Always slice beef tendon across the grain after cooking for the most tender results. Enjoy in soups, stews, braised dishes, or as a snack!

Health and Nutrition Benefits of Beef Tendon

In addition to its great texture and flavor, beef tendon offers some excellent health benefits. Here’s an overview:

  • High in collagen – Tendon is loaded with collagen, which supports skin, hair, nails, joints, and gut health.

  • Joint health – The collagen in tendon may help improve joint flexibility and relieve pain. It contains chondroitin sulfate and glucosamine.

  • Anti-aging properties – Collagen fights wrinkles, repairs skin damage, and boosts elasticity for more youthful skin.

  • Gut health – Glycine in collagen aids digestion and may heal leaky gut. Collagen also assists nutrient absorption.

  • Weight management – Collagen boosts metabolism and fat burning. The protein is also quite satiating.

  • Lean protein source – Tendon provides protein with little fat, carbs, or calories.

Adding more beef tendon into your diet provides all these excellent benefits!

Tips for Enjoying Beef Tendon

Here are some final tips for selecting, storing, and enjoying beef tendon:

  • Look for tendons with shiny, tight surfaces without tears or fraying. Avoid any with unpleasant odors.

  • Store tightly wrapped raw tendon in the refrigerator for 2-3 days max before cooking or freezing. Cooked tendon keeps for 4-5 days refrigerated.

  • Clean and trim tendon fully before cooking for best results. Remove any membranes for most tender pieces.

  • Simmering or braising for 2-3 hours is ideal, but cook up to 7 hours for ultra tender results. Cut to check doneness.

  • Enjoy thinly sliced cooked tendon in pho, Taiwanese beef noodle soup, Chinese herbal soups, or Italian wedding soup.

With proper cleaning and cooking, beef tendon is a nutritious and delicious addition to many cuisines. Don’t be intimidated by the initial appearance – with a bit of preparation, you can enjoy this unique and versatile ingredient.

Beef Tendon


What does beef tendon contain?

The USDA doesn’t have nutrition data for tendons, but I did a little digging in the scientific literature and found that, by dry weight, tendons are composed of about 85% collagen (mostly type I), 2% elastin and 1-5% proteoglycan (in the full text of this paper).

What is beef tendon in pho?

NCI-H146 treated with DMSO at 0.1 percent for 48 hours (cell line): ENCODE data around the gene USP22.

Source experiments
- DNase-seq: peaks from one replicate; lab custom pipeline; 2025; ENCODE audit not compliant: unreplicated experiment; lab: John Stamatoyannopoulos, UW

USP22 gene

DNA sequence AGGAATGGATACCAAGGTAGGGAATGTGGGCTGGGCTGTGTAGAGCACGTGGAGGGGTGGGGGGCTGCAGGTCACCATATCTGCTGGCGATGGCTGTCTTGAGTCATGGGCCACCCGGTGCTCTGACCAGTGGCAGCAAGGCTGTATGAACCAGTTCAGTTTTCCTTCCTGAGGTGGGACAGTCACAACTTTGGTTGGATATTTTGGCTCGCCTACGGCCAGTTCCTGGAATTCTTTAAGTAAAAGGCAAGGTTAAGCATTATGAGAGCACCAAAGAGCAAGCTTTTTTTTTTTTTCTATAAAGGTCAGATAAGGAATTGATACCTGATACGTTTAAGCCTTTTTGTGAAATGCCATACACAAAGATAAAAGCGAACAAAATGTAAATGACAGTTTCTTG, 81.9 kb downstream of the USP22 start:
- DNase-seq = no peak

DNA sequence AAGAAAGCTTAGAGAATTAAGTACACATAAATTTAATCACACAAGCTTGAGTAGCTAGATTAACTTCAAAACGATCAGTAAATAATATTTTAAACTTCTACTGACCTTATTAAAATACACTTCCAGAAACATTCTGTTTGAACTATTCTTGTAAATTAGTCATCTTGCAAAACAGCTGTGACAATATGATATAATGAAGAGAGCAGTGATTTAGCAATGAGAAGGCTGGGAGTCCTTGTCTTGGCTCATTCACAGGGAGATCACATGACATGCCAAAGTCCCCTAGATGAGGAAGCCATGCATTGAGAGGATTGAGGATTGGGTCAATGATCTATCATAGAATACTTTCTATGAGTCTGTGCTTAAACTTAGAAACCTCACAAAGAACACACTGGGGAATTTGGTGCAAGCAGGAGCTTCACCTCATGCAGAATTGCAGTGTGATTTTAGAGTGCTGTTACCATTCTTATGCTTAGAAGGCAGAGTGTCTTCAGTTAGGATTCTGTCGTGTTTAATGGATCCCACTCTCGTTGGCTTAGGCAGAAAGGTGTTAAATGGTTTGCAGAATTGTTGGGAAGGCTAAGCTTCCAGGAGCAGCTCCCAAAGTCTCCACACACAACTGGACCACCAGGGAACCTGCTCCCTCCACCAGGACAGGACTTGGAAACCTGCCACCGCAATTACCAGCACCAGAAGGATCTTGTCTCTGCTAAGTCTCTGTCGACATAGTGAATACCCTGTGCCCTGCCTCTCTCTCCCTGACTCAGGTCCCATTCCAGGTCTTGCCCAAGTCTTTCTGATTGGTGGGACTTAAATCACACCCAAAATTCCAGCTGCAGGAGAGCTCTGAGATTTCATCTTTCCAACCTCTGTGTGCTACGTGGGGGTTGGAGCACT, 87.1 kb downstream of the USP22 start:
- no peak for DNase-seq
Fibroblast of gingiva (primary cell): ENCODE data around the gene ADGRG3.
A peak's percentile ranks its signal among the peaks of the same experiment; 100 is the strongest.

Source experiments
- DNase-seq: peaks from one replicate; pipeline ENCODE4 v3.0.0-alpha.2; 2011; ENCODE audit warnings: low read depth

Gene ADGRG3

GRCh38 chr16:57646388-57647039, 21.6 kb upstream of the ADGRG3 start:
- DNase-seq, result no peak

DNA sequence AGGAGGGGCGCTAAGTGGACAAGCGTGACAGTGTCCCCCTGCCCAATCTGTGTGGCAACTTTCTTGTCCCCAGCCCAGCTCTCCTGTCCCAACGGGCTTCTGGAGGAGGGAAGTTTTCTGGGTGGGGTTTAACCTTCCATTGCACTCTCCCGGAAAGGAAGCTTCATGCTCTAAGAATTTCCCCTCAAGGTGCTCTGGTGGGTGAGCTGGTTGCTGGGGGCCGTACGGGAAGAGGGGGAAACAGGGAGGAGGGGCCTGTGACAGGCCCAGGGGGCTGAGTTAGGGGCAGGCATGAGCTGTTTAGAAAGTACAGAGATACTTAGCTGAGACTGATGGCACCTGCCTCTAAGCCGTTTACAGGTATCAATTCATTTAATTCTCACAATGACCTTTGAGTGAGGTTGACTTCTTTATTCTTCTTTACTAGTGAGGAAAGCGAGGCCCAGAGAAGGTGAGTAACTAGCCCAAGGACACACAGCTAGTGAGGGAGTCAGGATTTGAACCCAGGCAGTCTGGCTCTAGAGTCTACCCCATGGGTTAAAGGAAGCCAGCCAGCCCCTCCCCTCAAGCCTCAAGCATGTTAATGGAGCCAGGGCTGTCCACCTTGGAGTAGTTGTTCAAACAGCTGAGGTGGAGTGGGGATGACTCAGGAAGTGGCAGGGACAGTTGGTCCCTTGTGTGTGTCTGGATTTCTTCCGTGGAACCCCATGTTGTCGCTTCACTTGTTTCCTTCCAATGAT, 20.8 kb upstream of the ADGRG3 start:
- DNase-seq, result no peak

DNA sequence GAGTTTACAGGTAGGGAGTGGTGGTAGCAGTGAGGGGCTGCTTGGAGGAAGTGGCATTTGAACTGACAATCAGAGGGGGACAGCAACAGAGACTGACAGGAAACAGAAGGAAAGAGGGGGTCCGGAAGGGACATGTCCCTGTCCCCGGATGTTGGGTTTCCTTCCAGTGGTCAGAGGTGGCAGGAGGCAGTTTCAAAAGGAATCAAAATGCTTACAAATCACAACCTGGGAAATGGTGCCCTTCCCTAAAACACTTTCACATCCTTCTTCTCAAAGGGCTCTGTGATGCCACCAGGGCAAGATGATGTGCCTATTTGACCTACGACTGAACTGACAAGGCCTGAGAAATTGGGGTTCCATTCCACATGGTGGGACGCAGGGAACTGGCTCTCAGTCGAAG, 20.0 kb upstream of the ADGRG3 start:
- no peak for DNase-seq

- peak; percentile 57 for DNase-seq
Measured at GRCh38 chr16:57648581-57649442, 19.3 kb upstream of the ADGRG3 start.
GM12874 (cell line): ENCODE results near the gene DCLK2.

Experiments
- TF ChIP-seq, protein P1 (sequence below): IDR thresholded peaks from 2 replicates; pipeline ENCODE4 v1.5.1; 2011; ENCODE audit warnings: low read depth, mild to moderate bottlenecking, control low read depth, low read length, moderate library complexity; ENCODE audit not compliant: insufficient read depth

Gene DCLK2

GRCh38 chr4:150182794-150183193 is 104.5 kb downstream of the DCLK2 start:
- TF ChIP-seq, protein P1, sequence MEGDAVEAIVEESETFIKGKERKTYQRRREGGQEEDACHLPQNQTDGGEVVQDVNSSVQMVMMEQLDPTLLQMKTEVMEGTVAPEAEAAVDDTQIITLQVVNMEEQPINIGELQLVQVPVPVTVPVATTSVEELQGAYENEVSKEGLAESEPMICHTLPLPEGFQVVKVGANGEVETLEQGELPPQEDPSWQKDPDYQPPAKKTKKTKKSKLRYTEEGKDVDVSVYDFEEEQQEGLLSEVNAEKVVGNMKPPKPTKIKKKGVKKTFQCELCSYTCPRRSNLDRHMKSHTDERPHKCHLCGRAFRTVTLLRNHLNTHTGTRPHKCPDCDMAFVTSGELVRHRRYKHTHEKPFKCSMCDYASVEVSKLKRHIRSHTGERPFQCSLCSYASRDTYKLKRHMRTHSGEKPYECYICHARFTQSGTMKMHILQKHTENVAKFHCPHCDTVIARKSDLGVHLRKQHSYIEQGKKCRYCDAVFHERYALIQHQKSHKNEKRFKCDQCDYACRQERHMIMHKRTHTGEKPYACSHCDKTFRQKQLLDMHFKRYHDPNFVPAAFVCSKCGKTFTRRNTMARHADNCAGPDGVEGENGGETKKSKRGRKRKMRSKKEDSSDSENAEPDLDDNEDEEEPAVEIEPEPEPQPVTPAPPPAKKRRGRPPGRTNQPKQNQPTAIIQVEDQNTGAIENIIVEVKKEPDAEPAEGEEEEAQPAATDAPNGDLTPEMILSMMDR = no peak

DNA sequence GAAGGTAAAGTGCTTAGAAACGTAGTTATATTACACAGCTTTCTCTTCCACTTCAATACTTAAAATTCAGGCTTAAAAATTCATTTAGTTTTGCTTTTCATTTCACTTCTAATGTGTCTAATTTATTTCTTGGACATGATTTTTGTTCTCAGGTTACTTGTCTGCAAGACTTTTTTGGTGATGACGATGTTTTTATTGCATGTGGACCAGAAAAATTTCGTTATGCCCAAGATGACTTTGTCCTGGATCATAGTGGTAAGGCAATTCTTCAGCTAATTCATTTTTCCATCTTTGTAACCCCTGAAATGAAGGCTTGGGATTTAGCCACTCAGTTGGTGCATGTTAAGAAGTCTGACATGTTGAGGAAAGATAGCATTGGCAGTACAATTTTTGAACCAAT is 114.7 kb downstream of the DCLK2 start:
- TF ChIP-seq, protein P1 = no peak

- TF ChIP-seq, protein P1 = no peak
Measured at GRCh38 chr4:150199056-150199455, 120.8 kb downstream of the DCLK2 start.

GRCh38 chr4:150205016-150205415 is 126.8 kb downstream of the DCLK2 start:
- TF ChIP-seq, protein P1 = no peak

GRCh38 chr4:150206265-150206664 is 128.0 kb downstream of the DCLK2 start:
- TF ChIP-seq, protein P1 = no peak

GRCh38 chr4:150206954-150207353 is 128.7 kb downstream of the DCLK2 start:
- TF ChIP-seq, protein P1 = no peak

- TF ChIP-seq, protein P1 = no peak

Beef tendons are part of the cow’s connective tissue, located between the animal’s bones and muscles. Beef tendons are not easy to find in U.S. supermarkets, but they are a staple of many cuisines, including Chinese, Japanese, Korean, Thai, Taiwanese, Filipino, and Vietnamese.

What is the texture of meat tendon?

Tendon is tough and fibrous, but becomes soft after a long period of cooking. In some cases it may be boiled for as long as eight hours, while in other dishes it is prepared by deep frying.

Is beef tendon crunchy?

Salty, with an intense crunch that quickly dissolves on the palate, beef tendon chips are great on their own but also pair deliciously with beer or a juicy burger. As the tendons cook, their collagen turns into gelatin. By the time they are frozen and sliced, only about 10 percent moisture content remains.

Is beef tendon good for skin?

Yes, beef tendon is a rich source of collagen, which is beneficial for skin health and joint support. Including beef tendon in your diet can provide valuable nutrients to support overall wellness. 7. What are the health benefits of beef tendon? Beef tendon is high in protein and collagen, making it a nutritious addition to any diet.

What is beef tendon?

Beef tendon is a type of connective tissue found in cows, specifically in their legs and around their joints. It’s made mostly of collagen, which gives it a unique texture when cooked. People often use beef tendon in various dishes, especially in Asian cuisine, where it’s slow-cooked to make it tender and flavorful.

Does beef tendon have collagen?

Some studies suggest that consuming collagen from food sources may promote skin health by improving skin hydration, elasticity, and overall appearance. Moreover, the collagen in beef tendon may also benefit hair health by providing essential amino acids needed to build keratin, the primary protein found in hair.

Is beef tendon good for your joints?

Joint Health (My Favorite Potential Health Benefit Of Beef Tendon) Collagen is an essential component of our joints, including cartilage, ligaments, and tendons. Consuming collagen from sources like beef tendon may help promote joint health and reduce joint pain.